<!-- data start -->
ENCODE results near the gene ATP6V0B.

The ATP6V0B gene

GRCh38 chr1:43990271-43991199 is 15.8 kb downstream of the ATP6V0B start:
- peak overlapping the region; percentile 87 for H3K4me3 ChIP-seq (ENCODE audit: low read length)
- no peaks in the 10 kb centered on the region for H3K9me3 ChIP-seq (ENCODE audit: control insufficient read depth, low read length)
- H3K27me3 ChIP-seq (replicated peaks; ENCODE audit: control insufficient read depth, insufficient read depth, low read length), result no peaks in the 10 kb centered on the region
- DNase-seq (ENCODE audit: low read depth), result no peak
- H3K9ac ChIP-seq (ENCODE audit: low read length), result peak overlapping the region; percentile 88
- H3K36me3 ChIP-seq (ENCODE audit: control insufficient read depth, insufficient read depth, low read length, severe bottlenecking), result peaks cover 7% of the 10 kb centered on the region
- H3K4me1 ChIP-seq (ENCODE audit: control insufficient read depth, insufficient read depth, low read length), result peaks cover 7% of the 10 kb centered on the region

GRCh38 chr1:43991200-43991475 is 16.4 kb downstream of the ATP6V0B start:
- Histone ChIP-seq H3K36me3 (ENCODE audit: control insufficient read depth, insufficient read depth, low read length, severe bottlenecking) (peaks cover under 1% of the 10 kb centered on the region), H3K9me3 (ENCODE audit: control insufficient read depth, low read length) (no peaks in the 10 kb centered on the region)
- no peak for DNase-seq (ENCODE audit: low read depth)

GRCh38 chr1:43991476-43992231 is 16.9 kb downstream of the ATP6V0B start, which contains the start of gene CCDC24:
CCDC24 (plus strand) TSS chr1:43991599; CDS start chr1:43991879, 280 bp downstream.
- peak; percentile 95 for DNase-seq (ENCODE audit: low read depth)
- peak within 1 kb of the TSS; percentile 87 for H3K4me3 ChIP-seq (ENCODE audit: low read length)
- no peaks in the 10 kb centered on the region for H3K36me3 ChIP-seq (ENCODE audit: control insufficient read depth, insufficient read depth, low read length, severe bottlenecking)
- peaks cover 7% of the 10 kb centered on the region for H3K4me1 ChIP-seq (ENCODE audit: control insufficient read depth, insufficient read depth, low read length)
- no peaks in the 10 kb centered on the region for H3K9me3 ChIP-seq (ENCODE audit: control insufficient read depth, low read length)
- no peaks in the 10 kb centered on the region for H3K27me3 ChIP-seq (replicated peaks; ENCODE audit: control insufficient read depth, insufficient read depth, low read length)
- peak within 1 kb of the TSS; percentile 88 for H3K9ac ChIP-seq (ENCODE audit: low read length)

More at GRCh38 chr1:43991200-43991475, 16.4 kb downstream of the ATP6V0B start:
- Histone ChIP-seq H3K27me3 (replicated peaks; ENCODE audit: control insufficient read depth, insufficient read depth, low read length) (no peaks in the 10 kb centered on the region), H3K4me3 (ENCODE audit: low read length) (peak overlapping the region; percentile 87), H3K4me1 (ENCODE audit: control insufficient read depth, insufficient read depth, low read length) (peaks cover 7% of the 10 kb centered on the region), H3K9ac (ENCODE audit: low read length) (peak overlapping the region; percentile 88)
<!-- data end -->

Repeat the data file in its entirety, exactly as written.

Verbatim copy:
ENCODE results near the gene ATP6V0B.

The ATP6V0B gene

GRCh38 chr1:43990271-43991199 is 15.8 kb downstream of the ATP6V0B start:
- peak overlapping the region; percentile 87 for H3K4me3 ChIP-seq (ENCODE audit: low read length)
- no peaks in the 10 kb centered on the region for H3K9me3 ChIP-seq (ENCODE audit: control insufficient read depth, low read length)
- H3K27me3 ChIP-seq (replicated peaks; ENCODE audit: control insufficient read depth, insufficient read depth, low read length), result no peaks in the 10 kb centered on the region
- DNase-seq (ENCODE audit: low read depth), result no peak
- H3K9ac ChIP-seq (ENCODE audit: low read length), result peak overlapping the region; percentile 88
- H3K36me3 ChIP-seq (ENCODE audit: control insufficient read depth, insufficient read depth, low read length, severe bottlenecking), result peaks cover 7% of the 10 kb centered on the region
- H3K4me1 ChIP-seq (ENCODE audit: control insufficient read depth, insufficient read depth, low read length), result peaks cover 7% of the 10 kb centered on the region

GRCh38 chr1:43991200-43991475 is 16.4 kb downstream of the ATP6V0B start:
- Histone ChIP-seq H3K36me3 (ENCODE audit: control insufficient read depth, insufficient read depth, low read length, severe bottlenecking) (peaks cover under 1% of the 10 kb centered on the region), H3K9me3 (ENCODE audit: control insufficient read depth, low read length) (no peaks in the 10 kb centered on the region)
- no peak for DNase-seq (ENCODE audit: low read depth)

GRCh38 chr1:43991476-43992231 is 16.9 kb downstream of the ATP6V0B start, which contains the start of gene CCDC24:
CCDC24 (plus strand) TSS chr1:43991599; CDS start chr1:43991879, 280 bp downstream.
- peak; percentile 95 for DNase-seq (ENCODE audit: low read depth)
- peak within 1 kb of the TSS; percentile 87 for H3K4me3 ChIP-seq (ENCODE audit: low read length)
- no peaks in the 10 kb centered on the region for H3K36me3 ChIP-seq (ENCODE audit: control insufficient read depth, insufficient read depth, low read length, severe bottlenecking)
- peaks cover 7% of the 10 kb centered on the region for H3K4me1 ChIP-seq (ENCODE audit: control insufficient read depth, insufficient read depth, low read length)
- no peaks in the 10 kb centered on the region for H3K9me3 ChIP-seq (ENCODE audit: control insufficient read depth, low read length)
- no peaks in the 10 kb centered on the region for H3K27me3 ChIP-seq (replicated peaks; ENCODE audit: control insufficient read depth, insufficient read depth, low read length)
- peak within 1 kb of the TSS; percentile 88 for H3K9ac ChIP-seq (ENCODE audit: low read length)

More at GRCh38 chr1:43991200-43991475, 16.4 kb downstream of the ATP6V0B start:
- Histone ChIP-seq H3K27me3 (replicated peaks; ENCODE audit: control insufficient read depth, insufficient read depth, low read length) (no peaks in the 10 kb centered on the region), H3K4me3 (ENCODE audit: low read length) (peak overlapping the region; percentile 87), H3K4me1 (ENCODE audit: control insufficient read depth, insufficient read depth, low read length) (peaks cover 7% of the 10 kb centered on the region), H3K9ac (ENCODE audit: low read length) (peak overlapping the region; percentile 88)